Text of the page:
Thursday, June 12, 2014
No longer can religion be said to derive from the virtue of pietas, that is, what man owes to God. Faith now centers on “who I am” rather than what is. If a traditional or orthodox practice or belief has any value, it is only in how much emotional comfort and stability it can offer. As soon as one feels that such practice or dogma no longer suits him, he is encouraged to dispense with it so as to explore new, self-created “faith-identities.” At no point does religion require one to submit to a reality that is not created but received (cf. 1 Cor 15:3). As such, instead of being drawn out of himself toward a transcendent reality, one becomes trapped within the self-created illusions of his own sentimentality.He is so right here! But I am less concerned that this is a description of theological liberalism than I am that this applies to a lesser extent to how even political conservative churches do outreach and evangelism. We do programs to fill the community needs. We change music and other aspects of the Sunday morning service to suit the desire of the community. We avoid discussing "sin" too much because it turns people off. In so many ways, while we never stray in what we preach, we say to those coming that their "emotional comfort" is paramount in how we operate the church. Practically, if not in our "message," do indeed lower the sights to "this-worldly concerns."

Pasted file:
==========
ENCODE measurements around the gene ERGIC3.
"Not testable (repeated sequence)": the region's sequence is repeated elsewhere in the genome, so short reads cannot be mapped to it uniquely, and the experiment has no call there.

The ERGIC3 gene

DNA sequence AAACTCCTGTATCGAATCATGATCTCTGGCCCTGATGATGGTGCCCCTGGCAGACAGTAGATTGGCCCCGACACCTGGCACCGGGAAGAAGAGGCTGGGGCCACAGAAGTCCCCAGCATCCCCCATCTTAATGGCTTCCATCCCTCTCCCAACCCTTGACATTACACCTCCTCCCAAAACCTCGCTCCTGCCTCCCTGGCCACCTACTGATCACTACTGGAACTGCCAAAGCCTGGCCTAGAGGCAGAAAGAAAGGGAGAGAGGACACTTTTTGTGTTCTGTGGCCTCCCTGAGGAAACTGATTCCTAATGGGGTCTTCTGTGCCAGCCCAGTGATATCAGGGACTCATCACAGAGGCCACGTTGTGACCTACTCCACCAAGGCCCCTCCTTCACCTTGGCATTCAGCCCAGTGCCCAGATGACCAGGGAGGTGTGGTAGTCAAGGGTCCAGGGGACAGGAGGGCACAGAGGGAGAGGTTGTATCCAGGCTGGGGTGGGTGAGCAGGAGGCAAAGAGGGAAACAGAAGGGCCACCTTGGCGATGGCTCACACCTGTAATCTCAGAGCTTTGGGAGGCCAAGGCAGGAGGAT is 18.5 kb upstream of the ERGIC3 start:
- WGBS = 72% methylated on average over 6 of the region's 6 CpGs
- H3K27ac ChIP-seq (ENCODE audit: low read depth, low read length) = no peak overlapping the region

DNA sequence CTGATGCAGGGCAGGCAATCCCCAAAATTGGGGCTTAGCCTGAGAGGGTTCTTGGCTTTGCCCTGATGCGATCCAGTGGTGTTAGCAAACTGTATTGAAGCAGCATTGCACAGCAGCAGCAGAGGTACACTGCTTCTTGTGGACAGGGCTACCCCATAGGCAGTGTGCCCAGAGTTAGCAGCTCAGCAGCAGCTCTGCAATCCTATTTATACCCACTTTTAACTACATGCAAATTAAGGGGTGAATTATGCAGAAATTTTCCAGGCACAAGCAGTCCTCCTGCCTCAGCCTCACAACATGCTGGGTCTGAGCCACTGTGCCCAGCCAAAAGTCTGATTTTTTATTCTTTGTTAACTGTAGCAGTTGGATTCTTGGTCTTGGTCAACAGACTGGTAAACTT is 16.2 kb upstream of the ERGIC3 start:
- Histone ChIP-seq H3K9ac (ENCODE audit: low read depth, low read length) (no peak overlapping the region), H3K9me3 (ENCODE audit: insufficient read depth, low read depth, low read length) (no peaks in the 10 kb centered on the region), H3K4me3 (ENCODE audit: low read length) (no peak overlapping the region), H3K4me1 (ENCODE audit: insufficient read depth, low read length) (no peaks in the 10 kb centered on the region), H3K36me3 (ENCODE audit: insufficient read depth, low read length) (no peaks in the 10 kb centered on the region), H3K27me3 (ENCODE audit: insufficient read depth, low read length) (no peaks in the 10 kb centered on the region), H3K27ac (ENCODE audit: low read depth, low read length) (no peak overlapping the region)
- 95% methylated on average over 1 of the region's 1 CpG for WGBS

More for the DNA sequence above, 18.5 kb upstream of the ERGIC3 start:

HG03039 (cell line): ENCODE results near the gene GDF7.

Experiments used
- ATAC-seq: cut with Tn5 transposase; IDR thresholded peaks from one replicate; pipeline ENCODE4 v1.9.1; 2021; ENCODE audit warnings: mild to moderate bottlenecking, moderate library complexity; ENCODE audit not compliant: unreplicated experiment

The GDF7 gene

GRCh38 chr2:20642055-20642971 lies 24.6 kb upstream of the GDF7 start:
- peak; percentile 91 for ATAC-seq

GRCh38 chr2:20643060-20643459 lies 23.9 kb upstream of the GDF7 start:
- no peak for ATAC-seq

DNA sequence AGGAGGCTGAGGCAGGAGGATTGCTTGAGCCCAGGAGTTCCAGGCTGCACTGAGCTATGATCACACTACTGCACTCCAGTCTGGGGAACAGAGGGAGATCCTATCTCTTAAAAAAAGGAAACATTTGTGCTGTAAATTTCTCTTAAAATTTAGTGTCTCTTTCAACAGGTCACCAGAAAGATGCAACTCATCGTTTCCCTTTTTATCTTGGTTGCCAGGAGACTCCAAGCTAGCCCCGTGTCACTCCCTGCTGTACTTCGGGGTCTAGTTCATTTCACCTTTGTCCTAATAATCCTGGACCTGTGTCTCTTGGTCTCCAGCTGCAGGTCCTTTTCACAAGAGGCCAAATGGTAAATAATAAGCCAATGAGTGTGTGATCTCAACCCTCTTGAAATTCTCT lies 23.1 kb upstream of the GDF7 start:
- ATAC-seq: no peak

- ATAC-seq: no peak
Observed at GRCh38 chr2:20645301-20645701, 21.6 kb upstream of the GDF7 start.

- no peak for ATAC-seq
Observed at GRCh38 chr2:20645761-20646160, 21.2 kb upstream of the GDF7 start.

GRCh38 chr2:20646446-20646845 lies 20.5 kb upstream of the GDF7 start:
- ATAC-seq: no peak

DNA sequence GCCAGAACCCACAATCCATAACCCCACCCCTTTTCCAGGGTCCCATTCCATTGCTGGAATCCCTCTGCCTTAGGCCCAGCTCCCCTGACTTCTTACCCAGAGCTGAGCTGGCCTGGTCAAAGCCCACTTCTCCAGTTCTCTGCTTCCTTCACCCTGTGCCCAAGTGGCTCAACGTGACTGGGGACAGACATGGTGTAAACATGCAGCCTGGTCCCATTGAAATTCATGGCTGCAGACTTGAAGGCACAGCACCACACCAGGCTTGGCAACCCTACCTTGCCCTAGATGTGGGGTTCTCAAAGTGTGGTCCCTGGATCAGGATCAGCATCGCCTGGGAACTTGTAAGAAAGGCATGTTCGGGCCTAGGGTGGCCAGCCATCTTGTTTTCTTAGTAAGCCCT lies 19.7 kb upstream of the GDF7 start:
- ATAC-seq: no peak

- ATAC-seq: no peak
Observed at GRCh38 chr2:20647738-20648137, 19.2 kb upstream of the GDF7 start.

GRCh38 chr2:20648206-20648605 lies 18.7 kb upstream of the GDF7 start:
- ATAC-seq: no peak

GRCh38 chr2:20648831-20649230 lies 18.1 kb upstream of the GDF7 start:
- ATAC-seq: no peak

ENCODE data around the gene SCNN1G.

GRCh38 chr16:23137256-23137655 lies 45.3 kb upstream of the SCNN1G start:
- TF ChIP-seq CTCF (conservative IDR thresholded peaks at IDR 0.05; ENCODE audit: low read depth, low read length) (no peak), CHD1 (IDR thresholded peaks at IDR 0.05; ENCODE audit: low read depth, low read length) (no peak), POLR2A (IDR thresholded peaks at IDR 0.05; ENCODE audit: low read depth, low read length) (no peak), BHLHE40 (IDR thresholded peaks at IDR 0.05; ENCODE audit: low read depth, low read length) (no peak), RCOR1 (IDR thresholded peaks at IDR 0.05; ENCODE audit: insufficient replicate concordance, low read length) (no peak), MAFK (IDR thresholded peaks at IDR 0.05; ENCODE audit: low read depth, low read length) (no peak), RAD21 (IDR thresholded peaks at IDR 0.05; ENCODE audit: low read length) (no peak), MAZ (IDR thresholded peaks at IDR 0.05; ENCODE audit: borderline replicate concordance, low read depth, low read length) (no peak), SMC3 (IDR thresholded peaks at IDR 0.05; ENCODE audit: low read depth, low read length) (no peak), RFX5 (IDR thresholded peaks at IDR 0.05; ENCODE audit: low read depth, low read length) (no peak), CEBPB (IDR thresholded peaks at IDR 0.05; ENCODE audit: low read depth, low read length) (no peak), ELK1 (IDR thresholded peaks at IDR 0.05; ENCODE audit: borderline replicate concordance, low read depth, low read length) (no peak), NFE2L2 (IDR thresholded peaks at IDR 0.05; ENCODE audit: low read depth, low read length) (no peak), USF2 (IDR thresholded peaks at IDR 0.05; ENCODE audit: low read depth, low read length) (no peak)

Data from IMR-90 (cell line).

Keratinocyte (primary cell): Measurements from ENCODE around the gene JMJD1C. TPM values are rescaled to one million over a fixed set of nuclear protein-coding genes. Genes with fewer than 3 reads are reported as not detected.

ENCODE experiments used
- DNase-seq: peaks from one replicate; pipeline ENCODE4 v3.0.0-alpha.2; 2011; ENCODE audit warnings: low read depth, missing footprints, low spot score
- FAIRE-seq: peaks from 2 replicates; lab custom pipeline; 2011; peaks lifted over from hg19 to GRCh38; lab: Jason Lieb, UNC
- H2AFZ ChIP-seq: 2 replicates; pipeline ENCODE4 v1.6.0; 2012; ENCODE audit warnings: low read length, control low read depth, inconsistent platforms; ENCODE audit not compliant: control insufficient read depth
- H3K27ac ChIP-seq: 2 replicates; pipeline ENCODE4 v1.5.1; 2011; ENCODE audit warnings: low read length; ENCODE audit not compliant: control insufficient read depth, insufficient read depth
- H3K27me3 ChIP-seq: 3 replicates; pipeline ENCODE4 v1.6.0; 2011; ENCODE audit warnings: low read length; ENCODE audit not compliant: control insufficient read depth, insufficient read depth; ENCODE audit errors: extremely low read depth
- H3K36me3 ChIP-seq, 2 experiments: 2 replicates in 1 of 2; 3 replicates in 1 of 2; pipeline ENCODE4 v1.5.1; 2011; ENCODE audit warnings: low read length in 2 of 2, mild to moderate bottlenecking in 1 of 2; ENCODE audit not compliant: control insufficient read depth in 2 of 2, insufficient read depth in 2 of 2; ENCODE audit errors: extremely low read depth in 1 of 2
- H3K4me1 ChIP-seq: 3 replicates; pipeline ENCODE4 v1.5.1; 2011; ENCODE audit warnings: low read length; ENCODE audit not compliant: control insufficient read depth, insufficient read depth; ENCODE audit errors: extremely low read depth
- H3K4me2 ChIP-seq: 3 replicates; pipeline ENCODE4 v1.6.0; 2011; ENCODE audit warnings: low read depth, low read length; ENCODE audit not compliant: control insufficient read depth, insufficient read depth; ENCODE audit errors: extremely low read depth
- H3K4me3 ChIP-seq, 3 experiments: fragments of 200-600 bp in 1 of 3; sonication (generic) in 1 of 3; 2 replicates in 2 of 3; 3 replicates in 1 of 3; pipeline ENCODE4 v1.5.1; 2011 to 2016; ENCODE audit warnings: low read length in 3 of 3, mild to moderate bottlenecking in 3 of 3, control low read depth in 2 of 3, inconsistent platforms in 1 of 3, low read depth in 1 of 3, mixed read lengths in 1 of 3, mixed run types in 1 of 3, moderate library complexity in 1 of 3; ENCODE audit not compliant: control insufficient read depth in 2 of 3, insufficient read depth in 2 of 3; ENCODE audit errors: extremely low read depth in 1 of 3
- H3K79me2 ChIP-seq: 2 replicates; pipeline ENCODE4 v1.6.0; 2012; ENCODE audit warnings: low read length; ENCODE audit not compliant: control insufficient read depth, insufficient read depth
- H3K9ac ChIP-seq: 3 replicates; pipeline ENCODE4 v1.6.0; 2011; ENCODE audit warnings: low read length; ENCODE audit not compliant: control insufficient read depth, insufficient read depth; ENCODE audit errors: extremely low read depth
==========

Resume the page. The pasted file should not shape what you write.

It is this neglect of man’s transcendent end – his salvation – that is perhaps the most dangerous feature of modern collegiate theological liberalism. The religious sights have been lowered to this-worldly concerns.
The concept of message goes so far beyond reading preaching and media. Anybody can do those things. What makes them "authentic?" It is the lives of those who produce and distribute such messaging. When we give the right message, but how we conduct church sends a competing message, which message is going to "win?" What's more, how many people are going to write us off as liars?